The Content Creation Machine
At the beginning of December, I wrote a little blog post about Google and the Law of Unintended Consequences, a phenomena of which Google seem to be particularly susceptible to. I did promise you a Part 2 to that Part 1 however and, as I am a woman of my word, voila!
In Part 1, I discussed the fact that a lot of Google’s algorithm updates/changes – whilst they do deal with certain issues and advance Google’s goal of providing the searcher with the best search results – nevertheless have unintended consequences, which themselves affect the practicalities of search marketing and the implementation of SEO.
The Content Creation Juggernaut
One such unintended consequence that has far reaching implications and has greatly shaped the world of SEO lately is the formation of the ever hungry content creation machine. In fact, this is possibly the one biggest factor that rules my life as a Freelance SEO Copywriter; it is both the blessing that acquires work to keep me writing and the curse that chains me to this never ending treadmill of having to constantly create new and interesting online content.
The biggest aspect of SEO now is content creation and it is the one universal piece of advice that we give to every client, no exceptions. Basically, if you want your website to rank highly in the SERPs, whatever your field or business sector, you can no longer just build a lovely shiny new website and then leave it static. Oh no, in this crazy world we currently inhabit, to a greater or lesser degree, you have to regularly generate new, original content and upload it to your site.
You know this, I have written many a blog about this already, but how have we got into this situation?
As I’ve already talked about ad infinitum, Google’s goal from the outset has always been to provide the searcher with the best possible results for their search term. This means that Google’s algorithms are programmed to rank websites with lots of good quality content/text over those with very little or thin content. It makes sense when you think about it.
What’s more, given the advances in voice orientated search, the algorithms want websites that answer the questions that people are asking; that means detailed content that anticipates what people looking for that particular website may ask. It’s vital too that the information is relevant and up-to-date though, so sites with regularly updated content are always going to be promoted over those who haven’t changed their content in months.
The Effect on SEO
Good SEO is not rocket science; it’s basically giving the search engines what they want so that they will then rank your website above others in your sector. Admittedly, that’s easier said than done; the way that the algorithms are now programmed means that you not only have to create an awful lot of new content but that it has to be content tailored to your specific target market and keywords.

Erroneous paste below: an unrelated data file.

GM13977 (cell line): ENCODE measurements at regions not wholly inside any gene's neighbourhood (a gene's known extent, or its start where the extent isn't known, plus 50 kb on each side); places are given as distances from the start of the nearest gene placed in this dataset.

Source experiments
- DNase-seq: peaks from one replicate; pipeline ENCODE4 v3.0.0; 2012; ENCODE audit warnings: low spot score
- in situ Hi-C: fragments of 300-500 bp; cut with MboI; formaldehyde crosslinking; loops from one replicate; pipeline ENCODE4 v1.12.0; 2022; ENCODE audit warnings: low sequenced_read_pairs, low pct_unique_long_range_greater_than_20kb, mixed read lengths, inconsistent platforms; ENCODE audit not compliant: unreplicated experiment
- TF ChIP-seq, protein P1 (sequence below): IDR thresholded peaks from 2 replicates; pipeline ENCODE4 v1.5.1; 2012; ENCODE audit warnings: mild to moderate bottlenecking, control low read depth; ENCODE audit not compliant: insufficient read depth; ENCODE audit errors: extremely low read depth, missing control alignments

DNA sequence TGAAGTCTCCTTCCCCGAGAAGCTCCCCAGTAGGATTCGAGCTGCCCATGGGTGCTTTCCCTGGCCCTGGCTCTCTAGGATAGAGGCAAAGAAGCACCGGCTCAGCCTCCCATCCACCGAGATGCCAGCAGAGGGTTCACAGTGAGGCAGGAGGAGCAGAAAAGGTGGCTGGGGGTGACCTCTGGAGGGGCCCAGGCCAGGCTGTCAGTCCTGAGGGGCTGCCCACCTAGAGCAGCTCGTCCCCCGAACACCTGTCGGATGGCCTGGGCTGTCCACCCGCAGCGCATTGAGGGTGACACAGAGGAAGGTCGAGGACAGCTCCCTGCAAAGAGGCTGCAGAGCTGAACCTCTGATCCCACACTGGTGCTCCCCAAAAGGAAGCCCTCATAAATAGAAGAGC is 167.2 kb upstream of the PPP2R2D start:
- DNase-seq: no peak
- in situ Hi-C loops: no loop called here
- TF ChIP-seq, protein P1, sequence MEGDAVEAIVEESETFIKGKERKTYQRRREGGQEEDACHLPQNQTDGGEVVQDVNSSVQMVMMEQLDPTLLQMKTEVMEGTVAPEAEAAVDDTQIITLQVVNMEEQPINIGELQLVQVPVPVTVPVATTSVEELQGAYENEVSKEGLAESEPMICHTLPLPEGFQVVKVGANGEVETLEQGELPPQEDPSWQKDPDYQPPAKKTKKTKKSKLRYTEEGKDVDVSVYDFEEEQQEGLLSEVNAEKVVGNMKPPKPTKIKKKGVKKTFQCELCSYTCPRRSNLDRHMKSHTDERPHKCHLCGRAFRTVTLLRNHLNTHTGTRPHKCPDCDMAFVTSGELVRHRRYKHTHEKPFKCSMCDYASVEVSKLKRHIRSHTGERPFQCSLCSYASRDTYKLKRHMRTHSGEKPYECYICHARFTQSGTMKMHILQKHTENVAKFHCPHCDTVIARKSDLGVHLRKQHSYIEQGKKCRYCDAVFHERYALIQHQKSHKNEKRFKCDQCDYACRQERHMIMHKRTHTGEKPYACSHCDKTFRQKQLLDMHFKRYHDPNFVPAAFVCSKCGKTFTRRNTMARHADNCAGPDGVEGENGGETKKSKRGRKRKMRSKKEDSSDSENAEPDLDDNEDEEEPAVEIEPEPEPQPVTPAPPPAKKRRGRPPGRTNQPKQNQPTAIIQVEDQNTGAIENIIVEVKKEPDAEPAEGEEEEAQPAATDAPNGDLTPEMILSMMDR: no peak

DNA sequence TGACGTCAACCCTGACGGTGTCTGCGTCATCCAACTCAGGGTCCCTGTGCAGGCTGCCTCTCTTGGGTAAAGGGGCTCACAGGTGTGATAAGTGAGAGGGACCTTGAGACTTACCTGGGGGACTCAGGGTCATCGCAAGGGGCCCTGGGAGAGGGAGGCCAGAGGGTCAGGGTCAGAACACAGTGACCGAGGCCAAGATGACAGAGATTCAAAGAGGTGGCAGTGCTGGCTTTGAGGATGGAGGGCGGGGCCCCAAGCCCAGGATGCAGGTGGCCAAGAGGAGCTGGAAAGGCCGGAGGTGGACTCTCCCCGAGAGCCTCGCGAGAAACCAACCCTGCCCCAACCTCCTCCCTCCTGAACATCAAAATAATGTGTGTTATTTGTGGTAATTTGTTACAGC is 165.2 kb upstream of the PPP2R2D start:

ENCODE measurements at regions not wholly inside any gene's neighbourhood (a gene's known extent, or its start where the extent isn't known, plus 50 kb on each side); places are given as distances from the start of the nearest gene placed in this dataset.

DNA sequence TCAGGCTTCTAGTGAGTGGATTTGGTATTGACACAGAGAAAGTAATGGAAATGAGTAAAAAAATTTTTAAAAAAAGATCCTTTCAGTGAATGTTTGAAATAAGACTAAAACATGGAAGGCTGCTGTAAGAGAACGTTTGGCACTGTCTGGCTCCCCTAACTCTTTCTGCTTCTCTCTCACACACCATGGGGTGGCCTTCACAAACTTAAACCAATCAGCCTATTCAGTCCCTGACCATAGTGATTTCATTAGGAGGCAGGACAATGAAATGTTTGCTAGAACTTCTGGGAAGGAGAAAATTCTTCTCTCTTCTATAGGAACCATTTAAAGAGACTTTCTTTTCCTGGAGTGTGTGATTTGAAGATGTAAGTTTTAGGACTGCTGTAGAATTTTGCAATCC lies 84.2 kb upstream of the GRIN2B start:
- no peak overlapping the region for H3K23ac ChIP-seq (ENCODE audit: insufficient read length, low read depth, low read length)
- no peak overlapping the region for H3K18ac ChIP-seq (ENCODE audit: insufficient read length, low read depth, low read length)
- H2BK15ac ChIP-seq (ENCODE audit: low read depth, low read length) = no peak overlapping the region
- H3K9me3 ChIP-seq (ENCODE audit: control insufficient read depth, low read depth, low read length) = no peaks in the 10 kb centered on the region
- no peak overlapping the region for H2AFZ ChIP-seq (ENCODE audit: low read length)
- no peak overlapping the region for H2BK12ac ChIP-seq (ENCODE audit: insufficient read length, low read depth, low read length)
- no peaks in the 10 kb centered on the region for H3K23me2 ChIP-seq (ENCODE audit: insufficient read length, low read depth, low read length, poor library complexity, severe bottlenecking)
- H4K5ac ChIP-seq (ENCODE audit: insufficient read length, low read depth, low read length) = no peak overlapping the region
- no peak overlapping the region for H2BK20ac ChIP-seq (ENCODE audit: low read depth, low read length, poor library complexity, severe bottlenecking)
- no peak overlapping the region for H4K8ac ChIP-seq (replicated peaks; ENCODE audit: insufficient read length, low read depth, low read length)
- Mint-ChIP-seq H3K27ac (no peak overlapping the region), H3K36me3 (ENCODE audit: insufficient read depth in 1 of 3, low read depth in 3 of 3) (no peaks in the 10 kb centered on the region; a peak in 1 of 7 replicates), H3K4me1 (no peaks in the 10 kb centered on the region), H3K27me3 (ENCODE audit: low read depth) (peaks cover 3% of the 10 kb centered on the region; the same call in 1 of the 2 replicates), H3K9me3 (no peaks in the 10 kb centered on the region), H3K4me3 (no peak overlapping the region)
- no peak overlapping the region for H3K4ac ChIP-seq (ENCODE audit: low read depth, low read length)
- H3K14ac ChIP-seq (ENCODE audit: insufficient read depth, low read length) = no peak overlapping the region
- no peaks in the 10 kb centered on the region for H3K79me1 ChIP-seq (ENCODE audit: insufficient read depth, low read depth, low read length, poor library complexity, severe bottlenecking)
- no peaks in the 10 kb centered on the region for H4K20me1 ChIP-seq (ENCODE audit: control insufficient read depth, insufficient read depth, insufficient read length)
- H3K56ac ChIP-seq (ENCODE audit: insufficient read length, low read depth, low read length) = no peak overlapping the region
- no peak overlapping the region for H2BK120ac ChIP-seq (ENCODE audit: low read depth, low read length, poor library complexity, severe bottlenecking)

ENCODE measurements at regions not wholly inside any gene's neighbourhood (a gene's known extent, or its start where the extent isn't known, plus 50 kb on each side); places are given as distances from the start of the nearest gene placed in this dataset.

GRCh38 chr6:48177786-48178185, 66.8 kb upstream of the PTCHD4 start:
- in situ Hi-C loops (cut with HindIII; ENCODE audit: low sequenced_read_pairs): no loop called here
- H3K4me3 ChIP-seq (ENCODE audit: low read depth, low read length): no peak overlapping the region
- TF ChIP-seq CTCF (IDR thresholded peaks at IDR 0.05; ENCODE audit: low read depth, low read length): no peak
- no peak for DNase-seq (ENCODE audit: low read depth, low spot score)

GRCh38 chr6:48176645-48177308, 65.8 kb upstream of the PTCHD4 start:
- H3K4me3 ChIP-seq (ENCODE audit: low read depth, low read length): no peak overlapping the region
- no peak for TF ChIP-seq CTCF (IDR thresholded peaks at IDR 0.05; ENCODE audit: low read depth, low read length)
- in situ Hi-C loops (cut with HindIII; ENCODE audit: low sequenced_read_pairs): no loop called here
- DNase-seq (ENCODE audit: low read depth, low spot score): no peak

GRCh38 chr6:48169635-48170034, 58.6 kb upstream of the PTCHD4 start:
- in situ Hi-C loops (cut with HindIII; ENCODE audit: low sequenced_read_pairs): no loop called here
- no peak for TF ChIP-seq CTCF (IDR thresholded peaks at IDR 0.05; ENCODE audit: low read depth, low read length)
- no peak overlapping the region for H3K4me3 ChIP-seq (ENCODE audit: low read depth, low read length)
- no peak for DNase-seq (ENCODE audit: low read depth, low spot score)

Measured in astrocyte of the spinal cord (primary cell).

Of course, there’s also the obvious problem of physically generating all of this fabulous content; in a large organisation with a Marketing Department and umpteen staff it’s not so bad, the burden can be shared, but in a small to medium business, whose staff are already stretched, it’s a big ask to suddenly expect them to write a blog post every day.
Naturally, niche businesses with little online competition will not necessarily need to deliver fresh content daily, for some weekly will be sufficient, but for those businesses in a highly competitive online market (such as GrowTraffic, targeting Freelance SEO Consultants!) then almost daily uploads are required. It’s the biggest problem that most of our clients face; knowing what is needed to keep a website even on page 1 of Google is very different to actually being able to accomplish it.
As I always say in this section, I don’t have a crystal ball and I can’t predict the way that Google will go next – who can? The fundamental requirement of SEO – that websites must constantly spew out blog post after article after ‘how to’ guide – is probably just like every other fundamental requirement of SEO that has gone before it; transitory and ephemeral. How long it will last will surely depend on how long it is until Google rolls out another algorithm update, which in turn will have its own unintended consequences and we’ll all shift our focus again and go scurrying after the next big thing; such is the SEO Consultant’s lot.
Having said that, it’s highly unlikely that the content creation monster will vanish completely. Yes, backlinks and keywords, plus all the other tools of SEO, have risen in ascendancy and then been surpassed, but none of them have disappeared entirely; they may no longer be the be all and end all but they still play their part in good SEO; I strongly suspect that great, original content will follow the same path.
Or at least, as an SEO Copywriter, I blinking well hope so!
Get In Touch
If you have your own opinion on the content creation Goliath or where it’s headed then please do let me know, I’d love to hear your thoughts on this or any other aspect of SEO and SEO Copywriting.
You can leave me a comment below in the usual way or drop me an email at email@example.com. Alternatively, you can visit our Contact Page for further details on how to get in touch with me. I look forward to hearing from you and thanks so much for taking the time to read this blog. If you’d like to read more, then all of our previous blogs can also be found here on the website.
Latest posts by Rachel Weinhold (see all)
- How Do I Justify Content Marketing When The ROI Is Low? - September 24, 2019
- How Do I Use Google Analytics To Monitor My Website? - June 18, 2019
- How Can I Use Multilingual SEO To Drive More Traffic To My Website? - June 4, 2019
- What Is The State Of Digital Marketing In 2019 And What Does It Mean For Your Business? - May 21, 2019
- What Are The Most Effective Types Of Social Media Advertising? - April 23, 2019